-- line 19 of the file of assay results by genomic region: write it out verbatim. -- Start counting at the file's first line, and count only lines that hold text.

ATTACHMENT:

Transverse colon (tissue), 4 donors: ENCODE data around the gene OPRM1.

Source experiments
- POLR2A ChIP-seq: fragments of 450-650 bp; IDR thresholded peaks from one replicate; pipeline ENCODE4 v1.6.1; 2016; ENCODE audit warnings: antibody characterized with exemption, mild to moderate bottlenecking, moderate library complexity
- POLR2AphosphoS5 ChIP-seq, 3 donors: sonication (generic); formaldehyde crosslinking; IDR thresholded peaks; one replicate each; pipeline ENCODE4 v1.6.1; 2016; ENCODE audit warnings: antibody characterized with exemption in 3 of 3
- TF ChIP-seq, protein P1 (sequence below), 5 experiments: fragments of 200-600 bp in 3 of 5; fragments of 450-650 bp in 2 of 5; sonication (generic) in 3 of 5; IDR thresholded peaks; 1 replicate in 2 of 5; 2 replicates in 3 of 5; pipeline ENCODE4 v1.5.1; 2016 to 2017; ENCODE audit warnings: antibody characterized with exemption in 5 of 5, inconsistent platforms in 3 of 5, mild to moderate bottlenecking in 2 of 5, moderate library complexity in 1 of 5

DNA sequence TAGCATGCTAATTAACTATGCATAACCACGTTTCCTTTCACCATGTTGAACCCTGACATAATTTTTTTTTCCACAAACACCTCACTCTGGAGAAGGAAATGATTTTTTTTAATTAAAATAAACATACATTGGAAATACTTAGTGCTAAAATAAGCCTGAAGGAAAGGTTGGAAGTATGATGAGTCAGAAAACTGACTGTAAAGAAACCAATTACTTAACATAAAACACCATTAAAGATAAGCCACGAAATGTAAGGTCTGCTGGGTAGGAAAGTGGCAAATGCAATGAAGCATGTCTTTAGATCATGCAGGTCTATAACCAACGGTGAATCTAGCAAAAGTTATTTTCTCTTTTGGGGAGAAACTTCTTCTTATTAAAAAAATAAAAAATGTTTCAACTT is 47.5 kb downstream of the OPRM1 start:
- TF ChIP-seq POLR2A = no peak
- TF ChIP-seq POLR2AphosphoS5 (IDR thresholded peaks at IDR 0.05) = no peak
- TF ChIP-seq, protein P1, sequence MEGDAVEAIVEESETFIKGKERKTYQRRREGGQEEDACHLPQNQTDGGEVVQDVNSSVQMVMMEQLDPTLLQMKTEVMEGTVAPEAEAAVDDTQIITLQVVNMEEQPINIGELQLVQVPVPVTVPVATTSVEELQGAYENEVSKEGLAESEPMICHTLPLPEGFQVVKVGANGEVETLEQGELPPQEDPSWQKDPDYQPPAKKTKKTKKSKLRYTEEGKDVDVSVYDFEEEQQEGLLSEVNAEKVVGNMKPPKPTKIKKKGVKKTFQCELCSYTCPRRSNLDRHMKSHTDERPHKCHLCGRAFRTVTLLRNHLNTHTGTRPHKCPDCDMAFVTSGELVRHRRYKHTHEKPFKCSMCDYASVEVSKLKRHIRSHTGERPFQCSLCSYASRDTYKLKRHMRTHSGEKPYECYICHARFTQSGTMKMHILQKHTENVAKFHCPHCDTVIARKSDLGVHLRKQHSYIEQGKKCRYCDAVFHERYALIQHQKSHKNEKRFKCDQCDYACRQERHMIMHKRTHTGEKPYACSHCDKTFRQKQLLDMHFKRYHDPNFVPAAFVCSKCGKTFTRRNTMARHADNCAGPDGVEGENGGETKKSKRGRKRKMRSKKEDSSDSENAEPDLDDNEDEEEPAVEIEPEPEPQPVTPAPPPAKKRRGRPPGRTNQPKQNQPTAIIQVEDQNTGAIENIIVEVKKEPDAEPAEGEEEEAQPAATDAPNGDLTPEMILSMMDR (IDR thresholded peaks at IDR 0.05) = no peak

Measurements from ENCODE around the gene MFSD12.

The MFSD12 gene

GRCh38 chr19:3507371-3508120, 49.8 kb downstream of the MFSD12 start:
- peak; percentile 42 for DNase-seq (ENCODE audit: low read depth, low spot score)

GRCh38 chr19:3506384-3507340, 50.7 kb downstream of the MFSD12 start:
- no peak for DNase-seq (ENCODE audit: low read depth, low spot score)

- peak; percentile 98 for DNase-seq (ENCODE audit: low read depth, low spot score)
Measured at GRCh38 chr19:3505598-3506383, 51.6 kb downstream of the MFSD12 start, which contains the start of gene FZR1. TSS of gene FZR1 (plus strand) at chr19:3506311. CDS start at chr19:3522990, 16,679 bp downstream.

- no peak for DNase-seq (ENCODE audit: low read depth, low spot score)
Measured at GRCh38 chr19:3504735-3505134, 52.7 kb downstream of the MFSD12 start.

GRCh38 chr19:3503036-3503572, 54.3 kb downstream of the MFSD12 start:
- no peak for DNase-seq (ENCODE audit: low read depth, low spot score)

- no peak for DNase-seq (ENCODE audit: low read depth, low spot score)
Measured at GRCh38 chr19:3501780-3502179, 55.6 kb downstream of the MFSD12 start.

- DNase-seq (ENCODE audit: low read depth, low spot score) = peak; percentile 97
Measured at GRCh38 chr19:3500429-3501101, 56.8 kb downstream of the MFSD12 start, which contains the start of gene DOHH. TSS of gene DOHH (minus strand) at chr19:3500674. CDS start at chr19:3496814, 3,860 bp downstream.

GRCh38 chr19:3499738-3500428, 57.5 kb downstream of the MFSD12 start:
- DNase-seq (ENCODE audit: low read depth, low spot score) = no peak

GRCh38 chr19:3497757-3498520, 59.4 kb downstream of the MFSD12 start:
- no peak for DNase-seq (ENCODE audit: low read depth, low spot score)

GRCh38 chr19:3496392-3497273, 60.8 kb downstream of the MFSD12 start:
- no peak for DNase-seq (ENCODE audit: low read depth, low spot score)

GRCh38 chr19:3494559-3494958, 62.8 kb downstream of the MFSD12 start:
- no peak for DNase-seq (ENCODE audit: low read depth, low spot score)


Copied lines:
Measured at GRCh38 chr19:3504735-3505134, 52.7 kb downstream of the MFSD12 start.